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Details for Swartland, Limited Release, Mourvèdre


CountrySouth Africa
Region
AppellationSwartland
Grape
Mourvèdre / Monastrell / Mataro
(click to find out more)
Year2015
Producer
Swartland Winery
(click to find out more)
ABV14.5%


Swartland

The Swartland begins some 50 kilometres north of Cape Town and is bounded by the towns of Malmesbury in the south, Darling in the west, Piketberg in the north, and Riebeek West and Riebeek Kasteel in the east.  The Dutch pioneer Jan van Riebeek christened this gently undulating country “Het Zwarte Land” (the Black Land) after the appearance of the native Renosterbos (“Rhinoceros Bush”) when viewed from a distance after winter rains.
 
The area is noted for its fertile soil and relatively generous rainfall, making it the breadbasket for Cape Town.  Vines can be dry-farmed here, without the irrigation commonly practised elsewhere in South Africa, though in order to do so thay must be planted far apart.  Consequently trellising systems are rare and most vineyards are planted with small bush vines.
 
At the beginning of this century, enticed by those old bush vines, a few of South Africa’s most noted winemakers set up shop in a region that traditionally had only produced cheap jug wine.  The results were startling, and today Swartland is perhaps the country’s most fashionable wine region, with a particular focus on organic and “natural’ wine.  Red Rhône varieties do particularly well here, as does South Africa’s signature Chenin Blanc.
 


Swartland Winery

Founded as a growers’ cooperative in 1948 by 15 farmers, Swartland Winery is one of  the oldest producers in the newly-fashionable Swartland region.  It’s also by far the largest, with 64 growers farming 3,600 hectares of vines.  80% of those are small bush vines, with average yields at a low 6 tonnes per hectare.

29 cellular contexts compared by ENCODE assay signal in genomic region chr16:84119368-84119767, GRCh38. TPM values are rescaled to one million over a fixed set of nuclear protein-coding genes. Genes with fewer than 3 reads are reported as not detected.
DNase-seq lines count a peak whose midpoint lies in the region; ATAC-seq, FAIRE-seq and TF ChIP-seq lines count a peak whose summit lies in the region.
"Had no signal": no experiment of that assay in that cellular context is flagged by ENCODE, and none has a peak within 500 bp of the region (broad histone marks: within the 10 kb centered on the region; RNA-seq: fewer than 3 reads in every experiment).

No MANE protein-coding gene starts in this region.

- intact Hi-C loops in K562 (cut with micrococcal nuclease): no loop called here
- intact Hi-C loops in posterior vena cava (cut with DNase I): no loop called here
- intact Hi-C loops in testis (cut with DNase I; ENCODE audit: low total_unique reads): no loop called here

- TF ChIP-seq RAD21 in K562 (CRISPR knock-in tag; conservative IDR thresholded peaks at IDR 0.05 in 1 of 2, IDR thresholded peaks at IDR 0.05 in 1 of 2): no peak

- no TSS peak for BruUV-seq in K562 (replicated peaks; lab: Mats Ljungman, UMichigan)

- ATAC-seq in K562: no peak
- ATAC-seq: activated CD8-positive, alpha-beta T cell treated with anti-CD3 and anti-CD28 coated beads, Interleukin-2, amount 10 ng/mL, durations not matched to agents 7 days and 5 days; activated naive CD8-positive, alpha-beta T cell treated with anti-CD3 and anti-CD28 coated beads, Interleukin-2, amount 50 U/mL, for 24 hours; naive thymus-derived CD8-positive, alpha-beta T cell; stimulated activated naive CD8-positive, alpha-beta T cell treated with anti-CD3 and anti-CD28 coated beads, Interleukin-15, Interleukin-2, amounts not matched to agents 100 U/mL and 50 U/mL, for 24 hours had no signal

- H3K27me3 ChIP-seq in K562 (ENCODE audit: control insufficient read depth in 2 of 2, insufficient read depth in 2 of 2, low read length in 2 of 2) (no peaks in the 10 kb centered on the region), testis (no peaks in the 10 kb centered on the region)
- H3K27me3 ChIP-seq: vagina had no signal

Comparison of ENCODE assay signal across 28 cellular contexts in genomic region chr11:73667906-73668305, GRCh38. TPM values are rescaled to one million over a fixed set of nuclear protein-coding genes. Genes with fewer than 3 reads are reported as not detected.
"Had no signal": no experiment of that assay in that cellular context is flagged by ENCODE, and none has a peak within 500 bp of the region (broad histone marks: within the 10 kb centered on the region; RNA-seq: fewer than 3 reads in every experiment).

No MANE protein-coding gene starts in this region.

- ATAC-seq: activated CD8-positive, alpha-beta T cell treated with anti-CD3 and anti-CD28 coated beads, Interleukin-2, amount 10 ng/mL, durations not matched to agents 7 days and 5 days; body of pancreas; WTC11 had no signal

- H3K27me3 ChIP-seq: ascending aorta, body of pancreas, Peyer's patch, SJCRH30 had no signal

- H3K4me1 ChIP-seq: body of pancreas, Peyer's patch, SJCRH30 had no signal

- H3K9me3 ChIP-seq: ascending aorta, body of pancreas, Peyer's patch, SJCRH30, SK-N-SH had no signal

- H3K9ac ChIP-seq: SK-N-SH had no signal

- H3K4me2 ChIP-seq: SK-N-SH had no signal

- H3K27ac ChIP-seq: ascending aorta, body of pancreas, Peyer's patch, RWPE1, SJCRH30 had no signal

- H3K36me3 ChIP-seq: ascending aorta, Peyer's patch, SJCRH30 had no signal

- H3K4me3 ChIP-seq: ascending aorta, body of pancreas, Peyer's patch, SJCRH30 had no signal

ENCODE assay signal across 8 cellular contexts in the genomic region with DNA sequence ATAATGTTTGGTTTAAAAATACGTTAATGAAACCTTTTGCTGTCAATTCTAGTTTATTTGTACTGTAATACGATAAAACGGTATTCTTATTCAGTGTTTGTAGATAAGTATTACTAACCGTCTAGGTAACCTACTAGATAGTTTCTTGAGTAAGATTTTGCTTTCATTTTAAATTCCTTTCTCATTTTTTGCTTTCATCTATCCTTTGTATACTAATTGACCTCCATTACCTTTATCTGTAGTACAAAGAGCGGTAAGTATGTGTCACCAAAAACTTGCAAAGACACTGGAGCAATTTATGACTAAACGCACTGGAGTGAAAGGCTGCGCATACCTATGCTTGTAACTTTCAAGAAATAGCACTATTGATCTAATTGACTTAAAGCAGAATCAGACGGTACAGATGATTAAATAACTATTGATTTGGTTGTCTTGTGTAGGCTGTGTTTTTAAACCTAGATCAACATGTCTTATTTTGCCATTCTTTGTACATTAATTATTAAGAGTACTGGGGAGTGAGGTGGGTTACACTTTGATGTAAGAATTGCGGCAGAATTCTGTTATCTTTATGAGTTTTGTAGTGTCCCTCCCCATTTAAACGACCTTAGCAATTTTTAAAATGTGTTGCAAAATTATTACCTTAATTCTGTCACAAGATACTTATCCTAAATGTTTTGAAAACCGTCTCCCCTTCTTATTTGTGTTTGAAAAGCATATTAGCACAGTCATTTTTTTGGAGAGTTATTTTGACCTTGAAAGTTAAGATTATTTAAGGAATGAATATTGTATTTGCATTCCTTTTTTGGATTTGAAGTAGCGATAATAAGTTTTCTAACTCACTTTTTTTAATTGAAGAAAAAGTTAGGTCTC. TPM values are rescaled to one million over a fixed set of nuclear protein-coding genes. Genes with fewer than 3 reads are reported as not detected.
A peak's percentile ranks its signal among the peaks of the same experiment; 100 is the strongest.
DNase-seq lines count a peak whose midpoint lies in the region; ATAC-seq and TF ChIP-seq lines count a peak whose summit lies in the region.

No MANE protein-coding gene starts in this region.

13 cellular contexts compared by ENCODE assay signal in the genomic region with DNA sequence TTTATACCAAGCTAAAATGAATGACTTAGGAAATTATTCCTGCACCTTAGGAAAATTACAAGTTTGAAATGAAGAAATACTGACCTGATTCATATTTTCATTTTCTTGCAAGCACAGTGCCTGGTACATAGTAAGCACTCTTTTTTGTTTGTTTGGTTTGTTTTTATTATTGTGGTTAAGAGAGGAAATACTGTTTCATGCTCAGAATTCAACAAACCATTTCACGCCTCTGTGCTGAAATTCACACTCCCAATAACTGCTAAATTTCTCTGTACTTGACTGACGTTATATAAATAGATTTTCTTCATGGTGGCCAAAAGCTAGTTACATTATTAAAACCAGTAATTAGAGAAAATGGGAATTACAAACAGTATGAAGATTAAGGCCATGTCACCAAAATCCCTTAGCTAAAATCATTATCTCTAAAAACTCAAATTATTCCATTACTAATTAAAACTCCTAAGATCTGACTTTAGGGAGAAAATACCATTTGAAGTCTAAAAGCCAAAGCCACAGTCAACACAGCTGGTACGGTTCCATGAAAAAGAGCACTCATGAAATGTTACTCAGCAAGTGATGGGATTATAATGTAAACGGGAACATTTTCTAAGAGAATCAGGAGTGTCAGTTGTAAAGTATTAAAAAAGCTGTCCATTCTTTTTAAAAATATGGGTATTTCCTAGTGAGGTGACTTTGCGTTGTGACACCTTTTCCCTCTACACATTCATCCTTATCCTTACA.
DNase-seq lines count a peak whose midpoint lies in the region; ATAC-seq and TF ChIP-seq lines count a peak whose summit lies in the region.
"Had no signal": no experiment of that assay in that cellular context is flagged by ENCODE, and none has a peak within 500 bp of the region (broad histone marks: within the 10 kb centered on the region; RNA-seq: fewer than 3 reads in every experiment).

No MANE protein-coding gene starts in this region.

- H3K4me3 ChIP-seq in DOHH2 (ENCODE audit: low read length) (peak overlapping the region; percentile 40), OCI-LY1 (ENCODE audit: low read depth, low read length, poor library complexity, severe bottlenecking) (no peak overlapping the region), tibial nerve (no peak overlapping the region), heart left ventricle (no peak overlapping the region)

For decades it produced cheap and cheerful quaffing wines, but the establishment of ambitious boutique wineries in the region in the early noughties prompted a change of direction.  In 2006 it became a public company, hired some big name talent both in winemaking and marketing, and embarked upon an export drive.
 
New ranges of top-tier wines were introduced.  The Limited Release range comprises small batches from single vineyards, often just a barrel or two.  Above that, the Bush Vine range has rather larger volumes of flagship wines, aimed mainly at export markets.  At fewer than two thousand cases each, these are still small-volume for a winery that produces two million cases each year.
 

about this wine About this wine


This wine comes from a single vineyard of 30-year-old Mourvèdre bush vines planted high on the weathered granite slopes of the Paardeberg.  It’s owned by the Basson family, one of the original 15 members when the Swartland Winery was founded as a farmers’ co-operative in 1948.
 
The cooling effects of altitude were particularly welcome in 2015, one of the hottest, driest and earliest vintages on record.  Old bush vines come into their own under such conditions, with their deep root systems enabling them to find sufficient moisture.  Despite the early vintage, Swartland were determined not to pick until the grapes reached full phenolic ripeness, to avoid hard tannins in the wine.  This meant allowing the grapes to reach higher-than-normal sugar levels; at 14.5% ABV, this vintage is half a percent higher in alcohol than its predecessors.
 
Back at the winery, the grapes were destemmed and crushed, then left for an extended cold soak to pick up aromas from the skins.  Fermentation was in temperature-controlled stainless steel between 24°C and 26°C.  This is on the cool side for reds, with the aim of preserving pure fruit flavours.  During fermentation, wine was pumped over the cap of skins.  Air was allowed into the vat during pump-overs so that some oxygen could dissolve into the fermenting wine.  After fermentation the skins were left in the wine for a further period before pressing.


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